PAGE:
The premise was simple, a group of marines get sent to a research facility on Mars where they’re systematically picked off by genetically engineered beasties, the execution kind of dull and uninspired, failing to make the most of its Aliens concept.
What Doom did do (say that quickly five times) was embrace its pixelated source, which is something a lot of videogame movies actively ignore. The way in which this manifested in Andrzej Bartkowiak’s film is during a five minute FPS sequence that’s as bonkers as it is inspired. Featuring stalled reloads, which we’ve all done as we frantically press the wrong set of buttons, close-up head shots, and great use of the shadows to hide the oncoming beasts, it’s the kind of creative flourish that’s too often lacking in similar rental fodder. Take a look and tell us it doesn’t have you reaching for the joypad.
Resident Evil (2002)
With six films spanning fourteen years, the odds that we’d get a sequence from the much maligned, commercially successful Resident Evil franchise ($1.2 billion dollars worldwide) were quite low, even if it is slim pickings when it comes to overall quality.
We could have chosen the desert crow attack from 2004’s Apocalypse, those bloody birds were always tough to shoot, or the appearance of fans favourite, Nemesis, during that same film’s finale.
The most iconic scene, and one that 2017’s The Final Chapter made a point of revisiting, is the original film’s lazer corridor. Paul W.S. Anderson may have completely abandoned the horror aesthetic from Capcom’s genre-defining game in favour of Resident Evil 5 action mechanics, but when it’s as brilliantly executed as this pre-SAW dice with death, then you’ll forgive that lack of subtlety.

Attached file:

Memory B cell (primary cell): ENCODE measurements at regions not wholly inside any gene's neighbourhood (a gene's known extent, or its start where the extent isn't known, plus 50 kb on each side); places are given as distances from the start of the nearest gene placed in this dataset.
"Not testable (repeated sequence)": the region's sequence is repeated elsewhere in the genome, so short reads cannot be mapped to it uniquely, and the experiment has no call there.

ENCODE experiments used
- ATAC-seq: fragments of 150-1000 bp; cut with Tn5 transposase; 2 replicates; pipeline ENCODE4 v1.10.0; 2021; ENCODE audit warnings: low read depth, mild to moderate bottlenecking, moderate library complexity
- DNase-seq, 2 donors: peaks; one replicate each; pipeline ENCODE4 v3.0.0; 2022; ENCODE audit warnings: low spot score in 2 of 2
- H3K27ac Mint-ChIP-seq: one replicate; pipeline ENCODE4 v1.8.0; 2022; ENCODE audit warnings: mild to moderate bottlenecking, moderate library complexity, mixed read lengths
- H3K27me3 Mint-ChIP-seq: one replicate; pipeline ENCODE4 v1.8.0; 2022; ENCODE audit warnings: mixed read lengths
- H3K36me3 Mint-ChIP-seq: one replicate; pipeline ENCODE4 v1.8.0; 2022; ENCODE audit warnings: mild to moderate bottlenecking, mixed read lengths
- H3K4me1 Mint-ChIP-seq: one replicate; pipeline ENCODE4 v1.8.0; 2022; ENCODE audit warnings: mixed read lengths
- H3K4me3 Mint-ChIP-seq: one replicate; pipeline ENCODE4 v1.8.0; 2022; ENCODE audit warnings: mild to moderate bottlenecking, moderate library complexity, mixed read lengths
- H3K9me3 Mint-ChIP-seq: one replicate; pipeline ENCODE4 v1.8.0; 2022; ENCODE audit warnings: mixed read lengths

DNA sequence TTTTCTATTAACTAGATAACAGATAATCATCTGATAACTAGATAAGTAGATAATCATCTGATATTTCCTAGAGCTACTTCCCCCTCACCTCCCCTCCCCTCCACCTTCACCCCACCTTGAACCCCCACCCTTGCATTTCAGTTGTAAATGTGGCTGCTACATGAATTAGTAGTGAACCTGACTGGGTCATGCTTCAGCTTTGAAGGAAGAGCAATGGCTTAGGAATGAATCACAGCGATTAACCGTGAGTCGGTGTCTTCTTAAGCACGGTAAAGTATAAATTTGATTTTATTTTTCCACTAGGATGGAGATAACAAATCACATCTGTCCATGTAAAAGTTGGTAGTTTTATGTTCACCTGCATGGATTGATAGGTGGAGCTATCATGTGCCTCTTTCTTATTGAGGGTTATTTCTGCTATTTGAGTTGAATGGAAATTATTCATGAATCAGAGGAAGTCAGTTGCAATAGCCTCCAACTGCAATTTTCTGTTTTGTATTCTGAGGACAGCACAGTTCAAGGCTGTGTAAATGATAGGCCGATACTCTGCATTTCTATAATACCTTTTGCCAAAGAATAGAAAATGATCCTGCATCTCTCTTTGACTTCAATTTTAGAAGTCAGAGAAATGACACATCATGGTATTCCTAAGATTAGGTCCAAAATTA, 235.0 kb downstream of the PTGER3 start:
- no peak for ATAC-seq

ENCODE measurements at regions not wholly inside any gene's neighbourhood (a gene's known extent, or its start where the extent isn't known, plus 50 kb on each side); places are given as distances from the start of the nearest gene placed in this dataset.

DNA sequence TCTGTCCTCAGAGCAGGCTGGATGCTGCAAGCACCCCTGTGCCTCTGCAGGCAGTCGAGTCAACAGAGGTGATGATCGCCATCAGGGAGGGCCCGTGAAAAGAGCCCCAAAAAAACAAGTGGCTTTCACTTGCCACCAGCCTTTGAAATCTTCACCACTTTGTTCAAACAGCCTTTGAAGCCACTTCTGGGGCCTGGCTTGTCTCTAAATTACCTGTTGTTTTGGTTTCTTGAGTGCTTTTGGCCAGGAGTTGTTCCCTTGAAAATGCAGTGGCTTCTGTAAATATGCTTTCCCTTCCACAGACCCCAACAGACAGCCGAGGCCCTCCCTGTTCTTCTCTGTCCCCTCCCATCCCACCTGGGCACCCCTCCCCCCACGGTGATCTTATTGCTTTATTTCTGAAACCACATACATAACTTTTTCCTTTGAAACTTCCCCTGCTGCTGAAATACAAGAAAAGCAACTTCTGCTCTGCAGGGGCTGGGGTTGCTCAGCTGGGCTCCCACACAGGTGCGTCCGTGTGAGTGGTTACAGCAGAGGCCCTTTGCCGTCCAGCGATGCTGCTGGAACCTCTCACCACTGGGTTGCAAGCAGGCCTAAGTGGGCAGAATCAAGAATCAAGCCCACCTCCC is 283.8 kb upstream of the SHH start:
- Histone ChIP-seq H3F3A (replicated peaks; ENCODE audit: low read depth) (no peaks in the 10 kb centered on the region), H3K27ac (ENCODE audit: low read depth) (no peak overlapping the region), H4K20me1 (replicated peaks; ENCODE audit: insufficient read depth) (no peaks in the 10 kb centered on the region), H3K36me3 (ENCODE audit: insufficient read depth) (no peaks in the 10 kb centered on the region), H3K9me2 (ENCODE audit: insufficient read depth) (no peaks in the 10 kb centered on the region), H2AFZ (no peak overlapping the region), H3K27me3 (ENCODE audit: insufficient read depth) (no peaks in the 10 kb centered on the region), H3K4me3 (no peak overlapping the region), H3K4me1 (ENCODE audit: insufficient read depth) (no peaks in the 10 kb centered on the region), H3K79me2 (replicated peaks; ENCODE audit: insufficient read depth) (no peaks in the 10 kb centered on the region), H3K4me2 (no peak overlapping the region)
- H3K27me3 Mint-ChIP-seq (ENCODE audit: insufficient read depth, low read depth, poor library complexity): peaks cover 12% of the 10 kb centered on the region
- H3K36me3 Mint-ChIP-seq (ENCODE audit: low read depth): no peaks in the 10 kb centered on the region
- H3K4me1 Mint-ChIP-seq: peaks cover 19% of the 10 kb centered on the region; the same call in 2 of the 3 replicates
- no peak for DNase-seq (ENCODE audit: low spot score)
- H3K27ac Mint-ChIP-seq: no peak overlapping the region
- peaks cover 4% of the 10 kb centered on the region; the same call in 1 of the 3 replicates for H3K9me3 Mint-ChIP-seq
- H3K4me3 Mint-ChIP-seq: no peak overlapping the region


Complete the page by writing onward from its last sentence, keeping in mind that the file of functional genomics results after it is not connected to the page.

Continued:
From the off, Duncan Jones’s Warcraft was fighting a losing battle. By the time the movie came out it was a past-its-prime property, which had seen users dwindle from a record-breaking twelve million, to a last count five.
It was also attempting the kind of world building afforded to an HBO mini-series, rather than niche franchise starter, with a final battle that threatens to collapse under the weight of so many moving parts. However, when Warcraft worked, focusing on the smaller moments, it’s largely glitch free entertainment.
Case-in-point is the wonderful woodland ambush, which forgoes the usual drab fantasy palette in favour of clearly defined characters and some superb Orc kick-ass action, all circling around Jones’s brilliant camera work, fully immersing the player/viewer in the middle of this chaotic scrap.
Hopefully, with Tomb Raider, Rampage, and the recently announced Super Mario Bros. animated movie, lists such as this one will become redundant, and we’ll be celebrating the top videogame movies of all time, rather than picking out impressive cut-scenes. Obviously you can come at me with suggestions of those moments I’ve missed, but until then we’ll fire up our SNES mini and play Alien3 for a couple of hours. Game Over Man!
SUPPORT FLICKERING MYTH: Help us keep the lights on by backing us on Patreon